It’s fuzzy wuzzy season! Sweet juicy peaches of all shapes and sizes (giant to dwarf) can be discovered in just about every farmer’s market from May through September. They can also be found on friend’s trees if they are generous enough to share their bounty. Peaches along with cherries, plums, and apricots are drupes (stone fruits). Some other plants that produce drupes are coffee, mango, olive, palms, and pistachio. In the U.S. The largest peach producing state is California (sorry Georgia). A Santa Barbara Roussanne is the secret ingredient in this free form tart that heightens the flavour of the fruit. Absolutely fantastic, mister!
- 1 cup all-purpose flour
- ¼ teaspoon salt
- 6 tablespoons butter or lard, chilled
- 5 tablespoons ice cold water
- 1½ lbs. ripe peaches (peeled, pitted and sliced)
- ½ cup sugar
- ¼ cup Roussanne
- ½ teaspoon cinnamon
- ½ teaspoon nutmeg
- 1 tablespoon turbinado sugar for sprinkling
- In a mixing bowl, whisk the flour and the salt. Combine the butter or lard into the flour until the mixture resembles coarse meal.
- Drizzle the water over the flour and stir until just incorporated. Press together to form the dough. Flatten the dough into a disk and wrap it in plastic. Refrigerate for at least 1 hour.
- Make sure the fruit is relieved of all talking bugs, then combine the peaches, sugar, Roussanne, cinnamon, and nutmeg. Stir well. Let stand for one hour at room temperature.
- Place a large pizza stone on the bottom rack of the oven and preheat to 375 degrees. Line a pizza peel with parchment paper.
- On a well-floured surface, roll out the dough into a 14-16” round and transfer to the peel.
- Spread the peach mixture on top of the round, leaving a 1½ - 2 inch border. Fold the edge of the dough up and over the filling and brush the edge with the egg wash (egg combined with the milk).
- Bake the tart on the stone for 30-40 minutes, until the dough is golden brown on the bottom.
- Transfer the tart to a rack and let cool slightly. Cut the warm tart into wedges and sprinkle with turbinado sugar. Serve with whipped cream.
Pair this tart with a chilled Curtis Winery Roussanne. Adventurous. It starts with a wondrous aroma of honey, pineapple, and mango then offers up rich stone fruit flavours with puckery citrus. This white ends with a long and playful finish.
Movie night suggestion: Double feature, baby! You know how most Disney animation features involve absent parents whose departure permits their little darlings to become independent thrill seekers? Well, this film doesn’t do that. SPOILER ALERT. Oscar Nominee for best music, James and the Giant Peach (1997) wipes out the loving parents during the opening action sequence. James (orphaned) is forced to live with terrible aunts (worse than Cinderella’s sisters). He befriends bugs who live inside a giant peach and they take little boy ginger on a journey to New York City (1 hour 15 minutes).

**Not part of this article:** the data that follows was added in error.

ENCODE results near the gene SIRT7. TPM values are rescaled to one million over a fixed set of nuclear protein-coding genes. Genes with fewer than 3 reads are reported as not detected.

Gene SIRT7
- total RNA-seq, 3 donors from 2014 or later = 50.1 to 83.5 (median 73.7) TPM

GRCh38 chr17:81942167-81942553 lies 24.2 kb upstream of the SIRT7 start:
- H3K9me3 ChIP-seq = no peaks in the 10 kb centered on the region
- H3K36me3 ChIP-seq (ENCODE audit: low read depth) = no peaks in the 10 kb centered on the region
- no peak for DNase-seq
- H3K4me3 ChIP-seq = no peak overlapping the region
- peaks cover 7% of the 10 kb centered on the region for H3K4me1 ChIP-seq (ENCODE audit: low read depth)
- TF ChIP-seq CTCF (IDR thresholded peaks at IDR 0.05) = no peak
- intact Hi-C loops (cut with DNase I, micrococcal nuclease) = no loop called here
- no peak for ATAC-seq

Film notes: SPOILER ALERT. In the book, Spiker and Sponge (villainous aunts) are killed when the peach rolls over and squishes them. In the film, they survive.
Next up, another Roald Dahl story. Nominated for two Oscars, Best Animated Feature Film, Best Original Score, Fantastic Mr. Fox (2009) is cleverly directed and well executed by Wes Anderson. This animation is a stop motion puppet and CGI gig and somewhat choppy (intentionally). There’s also a warm glowing hue throughout most of the film which sends me straight to cozy central. This film is educational too – chock full of Latin animal names like Canis Lupus! You’ll have to look up the one for opossum though since Mr. Fox claims not to know that one. The too-cool-for-the-room vibe has star studded voice talent and a musical score that will keep you humming. It’s the story of an urbane fox who couldn’t resist his poultry looting ways (1 hour 25 minutes). DIG!
Film notes: This was the first stop-motion animated film for 20th Century Fox. Fantastic!
The film’s appearance was inspired by Great Missenden, a village in Buckinghamshire, England where Roald Dahl lived and worked. The tree where the Fox family lives is based on a prominent beech tree on Dahl’s property. Mr. Fox’s study resembles the interior of the famous garden hut in which Dahl did most of his writing.
The film was shot at a frame rate of 12 per second, rather than the more smooth 24 so viewers could take notice of the stop-motion medium.
The American Cathedral in Paris’s choir were hired to sing the catchy “Boggis, Bunce and Bean” tune. They were recorded at Abbey Road Studios in London, England in Studio Two, famous for where The Beatles recorded almost all of their music.
Wes Anderson chose to have actors record their dialogue outside of a studio and on location to increase naturalness. They went out in a forest, an attic, a stable, and underground for some takes.
Mr. Fox’s wardrobe was based on Wes Anderson’s own brown cord suits. Snazzy!
535 puppets were made for the film. It took seven months to perfect the very first Mr. Fox puppet. Mother cusser!